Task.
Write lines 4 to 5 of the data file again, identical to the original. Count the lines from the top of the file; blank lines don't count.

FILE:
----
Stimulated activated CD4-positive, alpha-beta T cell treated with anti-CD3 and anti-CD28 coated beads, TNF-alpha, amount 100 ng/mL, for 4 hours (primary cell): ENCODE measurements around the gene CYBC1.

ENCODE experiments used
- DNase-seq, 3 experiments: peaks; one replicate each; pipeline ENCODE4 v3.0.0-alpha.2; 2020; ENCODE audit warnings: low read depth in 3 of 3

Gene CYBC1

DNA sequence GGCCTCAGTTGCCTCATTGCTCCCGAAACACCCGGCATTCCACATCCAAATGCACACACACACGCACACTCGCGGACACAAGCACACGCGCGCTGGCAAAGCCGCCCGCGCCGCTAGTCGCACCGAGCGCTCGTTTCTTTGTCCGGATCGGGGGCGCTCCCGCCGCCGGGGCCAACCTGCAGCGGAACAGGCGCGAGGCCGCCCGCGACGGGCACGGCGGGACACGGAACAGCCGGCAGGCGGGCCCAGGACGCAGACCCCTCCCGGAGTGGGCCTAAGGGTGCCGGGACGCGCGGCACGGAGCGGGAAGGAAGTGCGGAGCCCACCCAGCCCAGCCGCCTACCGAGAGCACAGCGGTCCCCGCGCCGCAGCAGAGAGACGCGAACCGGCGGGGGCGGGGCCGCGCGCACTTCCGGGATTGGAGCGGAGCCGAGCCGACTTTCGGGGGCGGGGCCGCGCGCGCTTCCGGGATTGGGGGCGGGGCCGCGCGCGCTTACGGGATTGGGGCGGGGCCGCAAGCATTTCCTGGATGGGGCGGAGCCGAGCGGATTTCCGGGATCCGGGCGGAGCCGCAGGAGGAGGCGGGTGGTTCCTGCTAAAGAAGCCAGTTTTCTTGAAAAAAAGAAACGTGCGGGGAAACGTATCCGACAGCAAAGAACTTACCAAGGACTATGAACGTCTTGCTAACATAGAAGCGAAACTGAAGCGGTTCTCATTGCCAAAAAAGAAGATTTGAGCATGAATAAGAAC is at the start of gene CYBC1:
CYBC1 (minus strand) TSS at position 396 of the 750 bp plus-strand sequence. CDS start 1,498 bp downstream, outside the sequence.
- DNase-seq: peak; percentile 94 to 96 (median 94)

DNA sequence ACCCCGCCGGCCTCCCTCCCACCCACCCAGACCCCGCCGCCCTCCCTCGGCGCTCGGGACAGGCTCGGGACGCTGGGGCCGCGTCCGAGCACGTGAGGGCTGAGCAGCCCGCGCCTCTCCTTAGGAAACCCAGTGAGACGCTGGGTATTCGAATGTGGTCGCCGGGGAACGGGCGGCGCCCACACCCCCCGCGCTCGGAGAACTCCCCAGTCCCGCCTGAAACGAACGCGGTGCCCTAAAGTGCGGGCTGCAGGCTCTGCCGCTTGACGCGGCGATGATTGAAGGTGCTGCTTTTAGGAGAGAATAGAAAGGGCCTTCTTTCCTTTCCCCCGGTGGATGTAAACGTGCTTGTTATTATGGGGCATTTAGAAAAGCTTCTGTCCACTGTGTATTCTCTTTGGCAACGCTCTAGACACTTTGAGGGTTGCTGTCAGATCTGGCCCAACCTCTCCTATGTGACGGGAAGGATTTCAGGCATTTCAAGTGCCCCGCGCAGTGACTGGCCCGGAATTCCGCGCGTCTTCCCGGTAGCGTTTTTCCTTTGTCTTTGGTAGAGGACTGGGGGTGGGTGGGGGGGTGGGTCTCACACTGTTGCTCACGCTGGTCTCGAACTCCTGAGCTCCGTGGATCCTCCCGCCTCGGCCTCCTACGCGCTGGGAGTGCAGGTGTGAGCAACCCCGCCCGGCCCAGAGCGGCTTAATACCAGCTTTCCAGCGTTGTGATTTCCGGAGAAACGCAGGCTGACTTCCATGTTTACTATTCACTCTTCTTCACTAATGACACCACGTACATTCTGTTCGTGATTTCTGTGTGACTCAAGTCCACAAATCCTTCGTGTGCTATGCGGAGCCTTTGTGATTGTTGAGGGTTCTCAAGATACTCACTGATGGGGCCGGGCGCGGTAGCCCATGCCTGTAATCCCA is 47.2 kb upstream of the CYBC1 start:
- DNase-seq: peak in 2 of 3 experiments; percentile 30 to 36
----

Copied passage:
Gene CYBC1

DNA sequence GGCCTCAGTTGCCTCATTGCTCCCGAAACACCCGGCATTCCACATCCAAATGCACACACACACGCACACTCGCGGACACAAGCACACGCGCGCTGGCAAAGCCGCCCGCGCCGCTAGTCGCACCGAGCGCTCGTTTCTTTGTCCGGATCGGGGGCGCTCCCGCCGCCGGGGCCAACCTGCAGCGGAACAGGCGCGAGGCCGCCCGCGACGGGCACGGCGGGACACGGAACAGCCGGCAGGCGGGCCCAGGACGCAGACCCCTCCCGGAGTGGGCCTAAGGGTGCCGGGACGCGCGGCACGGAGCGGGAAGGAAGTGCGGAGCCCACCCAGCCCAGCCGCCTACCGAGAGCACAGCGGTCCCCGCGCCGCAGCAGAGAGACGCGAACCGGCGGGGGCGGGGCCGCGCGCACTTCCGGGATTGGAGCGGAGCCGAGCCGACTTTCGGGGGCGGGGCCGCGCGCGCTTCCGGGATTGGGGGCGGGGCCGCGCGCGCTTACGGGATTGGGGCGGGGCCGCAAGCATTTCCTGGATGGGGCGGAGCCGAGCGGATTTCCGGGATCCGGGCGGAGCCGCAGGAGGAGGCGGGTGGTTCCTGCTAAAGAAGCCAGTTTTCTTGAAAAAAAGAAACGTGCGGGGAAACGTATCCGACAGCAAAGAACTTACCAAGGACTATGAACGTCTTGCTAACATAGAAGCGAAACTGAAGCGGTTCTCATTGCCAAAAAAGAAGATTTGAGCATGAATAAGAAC is at the start of gene CYBC1: